IE 11 is not supported. For an optimal experience visit our site on another browser.

Taking down the culture of consent: Why women say yes when they really mean no

"Girlhood" author Melissa Febos details how adolescents can become empowered over their bodies and relationships during their formative years.
Image: Melissa Febos
Melissa Febos is an associate professor at the University of Iowa and the best-selling author of "Whip Smart," "Abandon Me," and most recently "Girlhood."Beowulf Sheehan / Bloomsbury Publishing

For acclaimed author Melissa Febos, her entire world changed when she reached full sexual maturity at the age of 11. Boys and men started treating her differently, giving her unwanted attention, and her peers began to pull away. According to her, that troubling dynamic would shape her sense of self and her ability to relate to others for years to come.

In Febos' latest book, “Girlhood,” she combines those memories from her early life with interviews from other women to critically examine how the formative years of adolescence inform womanhood. The work is a collection of essays that speak to the most intimate issues impacting young girls and their development.

In May, Febos joined Know Your Value founder and “Morning Joe” co-host Mika Brzezinski to discuss the traumas she experienced as a young girl, how she recovered and what society can do to empower young people by changing the nature of consent.

“It’s important to foreground this conversation as one in which we’re expanding the definition of trauma,” Febos said. “Part of the reason why I spent a large part of my life not talking about my experiences in ‘Girlhood’ – what we sometimes call slut-shaming or body-shaming and this kind of damaging attention from men and the withdrawal of my peers – it didn’t fit under the larger category of sexual assault … and for that reason I dismissed it.”

RELATED: 6 ways to help our daughters live 'the confidence code'

She explained how she felt ashamed and kept the experiences a secret for most of her life, assuming she was responsible for the unwanted attention. “It wasn’t until I started writing about it and talking to other women that I realized how ordinary these smaller traumas [are] of losing our place in social life or the relationship to our body, to the estrangement from our family,” she told Brzezinski.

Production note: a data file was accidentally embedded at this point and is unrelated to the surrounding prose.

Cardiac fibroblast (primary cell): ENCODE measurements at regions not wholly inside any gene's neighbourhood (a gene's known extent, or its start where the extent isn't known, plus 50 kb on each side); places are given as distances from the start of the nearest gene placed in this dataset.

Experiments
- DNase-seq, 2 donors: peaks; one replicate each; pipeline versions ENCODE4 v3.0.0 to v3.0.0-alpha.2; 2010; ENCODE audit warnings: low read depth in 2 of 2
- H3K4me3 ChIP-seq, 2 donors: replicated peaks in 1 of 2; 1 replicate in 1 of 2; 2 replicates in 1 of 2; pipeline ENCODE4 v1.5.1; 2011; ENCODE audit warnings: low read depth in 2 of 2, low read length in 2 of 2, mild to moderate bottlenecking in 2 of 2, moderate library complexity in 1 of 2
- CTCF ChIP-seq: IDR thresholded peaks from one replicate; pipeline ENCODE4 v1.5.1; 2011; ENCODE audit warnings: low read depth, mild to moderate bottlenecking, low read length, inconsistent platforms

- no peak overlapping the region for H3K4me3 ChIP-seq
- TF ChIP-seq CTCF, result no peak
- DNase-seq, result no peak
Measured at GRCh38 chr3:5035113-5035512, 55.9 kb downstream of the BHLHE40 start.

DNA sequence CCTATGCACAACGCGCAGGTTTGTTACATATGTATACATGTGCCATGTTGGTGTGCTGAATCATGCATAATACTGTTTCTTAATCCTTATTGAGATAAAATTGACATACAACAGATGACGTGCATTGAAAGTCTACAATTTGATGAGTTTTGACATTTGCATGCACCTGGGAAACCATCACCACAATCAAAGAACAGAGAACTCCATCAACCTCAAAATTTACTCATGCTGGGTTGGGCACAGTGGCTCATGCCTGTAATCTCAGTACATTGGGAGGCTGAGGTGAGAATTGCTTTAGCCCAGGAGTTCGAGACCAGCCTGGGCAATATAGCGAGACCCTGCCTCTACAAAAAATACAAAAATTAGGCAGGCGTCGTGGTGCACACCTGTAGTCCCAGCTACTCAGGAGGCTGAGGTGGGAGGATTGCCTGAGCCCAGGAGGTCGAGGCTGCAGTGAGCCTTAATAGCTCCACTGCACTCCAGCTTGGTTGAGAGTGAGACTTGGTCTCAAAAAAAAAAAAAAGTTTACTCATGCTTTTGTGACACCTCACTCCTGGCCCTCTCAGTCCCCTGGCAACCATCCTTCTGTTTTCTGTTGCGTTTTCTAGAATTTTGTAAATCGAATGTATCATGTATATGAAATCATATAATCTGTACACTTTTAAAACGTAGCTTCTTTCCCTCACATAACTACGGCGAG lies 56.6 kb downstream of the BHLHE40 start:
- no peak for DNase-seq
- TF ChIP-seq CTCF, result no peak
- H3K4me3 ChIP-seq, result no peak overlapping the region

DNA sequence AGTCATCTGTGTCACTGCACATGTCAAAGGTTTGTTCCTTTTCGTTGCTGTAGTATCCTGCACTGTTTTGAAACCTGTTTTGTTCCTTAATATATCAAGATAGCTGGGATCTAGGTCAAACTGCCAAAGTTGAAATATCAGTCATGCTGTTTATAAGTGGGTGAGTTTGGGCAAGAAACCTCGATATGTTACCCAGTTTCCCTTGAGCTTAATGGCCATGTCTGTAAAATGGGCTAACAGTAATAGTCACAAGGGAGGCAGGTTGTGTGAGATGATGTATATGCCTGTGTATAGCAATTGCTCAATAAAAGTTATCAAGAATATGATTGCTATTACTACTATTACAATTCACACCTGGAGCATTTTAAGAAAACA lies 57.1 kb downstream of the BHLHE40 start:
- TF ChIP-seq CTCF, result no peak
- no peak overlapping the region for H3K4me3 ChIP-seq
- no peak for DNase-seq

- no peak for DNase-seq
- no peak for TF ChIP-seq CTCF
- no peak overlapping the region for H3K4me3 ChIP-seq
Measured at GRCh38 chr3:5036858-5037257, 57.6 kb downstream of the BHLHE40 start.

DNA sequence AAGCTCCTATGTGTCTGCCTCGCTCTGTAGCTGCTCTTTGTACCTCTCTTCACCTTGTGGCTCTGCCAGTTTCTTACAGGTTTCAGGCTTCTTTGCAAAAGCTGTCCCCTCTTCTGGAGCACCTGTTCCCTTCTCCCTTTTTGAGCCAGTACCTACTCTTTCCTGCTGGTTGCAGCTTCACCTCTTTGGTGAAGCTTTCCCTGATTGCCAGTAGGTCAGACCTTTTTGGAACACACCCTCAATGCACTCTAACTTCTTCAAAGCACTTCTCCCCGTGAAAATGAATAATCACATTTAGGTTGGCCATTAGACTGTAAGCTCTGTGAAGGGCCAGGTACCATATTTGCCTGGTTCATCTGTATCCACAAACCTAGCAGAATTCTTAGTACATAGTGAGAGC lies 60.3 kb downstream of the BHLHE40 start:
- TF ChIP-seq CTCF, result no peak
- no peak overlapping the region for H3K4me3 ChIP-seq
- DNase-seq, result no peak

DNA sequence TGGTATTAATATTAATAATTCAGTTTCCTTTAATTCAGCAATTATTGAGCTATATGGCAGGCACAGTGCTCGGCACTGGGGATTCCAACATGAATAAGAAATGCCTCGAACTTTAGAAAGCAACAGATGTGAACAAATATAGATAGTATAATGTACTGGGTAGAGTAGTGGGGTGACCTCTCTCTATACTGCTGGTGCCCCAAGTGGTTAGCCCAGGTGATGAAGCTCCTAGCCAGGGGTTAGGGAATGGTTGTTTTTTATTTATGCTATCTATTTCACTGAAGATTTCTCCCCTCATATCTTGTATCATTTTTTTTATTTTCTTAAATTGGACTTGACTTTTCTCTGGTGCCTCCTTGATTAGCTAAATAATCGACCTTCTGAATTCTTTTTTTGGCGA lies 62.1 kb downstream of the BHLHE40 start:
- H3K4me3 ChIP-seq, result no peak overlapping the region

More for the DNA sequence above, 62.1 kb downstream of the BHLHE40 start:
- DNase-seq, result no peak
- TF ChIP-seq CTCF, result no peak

In Febos’ case, that translated into a behavior of always saying yes, despite her will. “It felt difficult to tolerate disappointing other people,” she said. “That actually [felt] more important than the integrity of my own wants and I basically traced this behavior all the way back to my adolescence, to my very earliest sexual experiences where at 11, 12, 13, 14 and onward, there’s a kind of curiosity, there’s the beginning of desire, and then I would end up in these situations where I didn’t want to go further and I didn’t feel like I could say no.”

“So you’ve just taken the entire Know Your Value message and advice about work and applied it to our own bodies,” Brzezinski responded. “And that is: Respect first, friendship will follow. So many times women in the workplace are trying to make friends and get people to like them and are impacted if people don’t like them.”

RELATED: Alicia Menendez: How women can destroy the 'likeability trap'

Febos added that the likeability trap places girls in a double bind where they are expected to manage their reputation and maintain purity, yet please everyone. “In these intimate moments where we’re supposed to react, we have these conflicting messages and so I think it adds up to compromising our own desires, our own integrity and sometimes our reputations because we’re painted into this corner very early in our lives,” she said.

When Brzezinski asked Febos about combating the culture of complicity and consent, she framed it as a societal imperative emphasizing individual respect over personal gratification.

“It’s OK to be for people to be disappointed. And honestly, I think the most important advice needs to be given to our boys. They need to be taught that it’s OK to receive no and to respect that over getting what they want, or some perceived idea of masculinity that’s attached to certain sexual acts,” she said. “If we teach both girls and boys – all kids – to listen to what they really want and to articulate that to other people and to respect what they hear from other people, we could induce a greater culture shift that’s really important, especially for our girls.”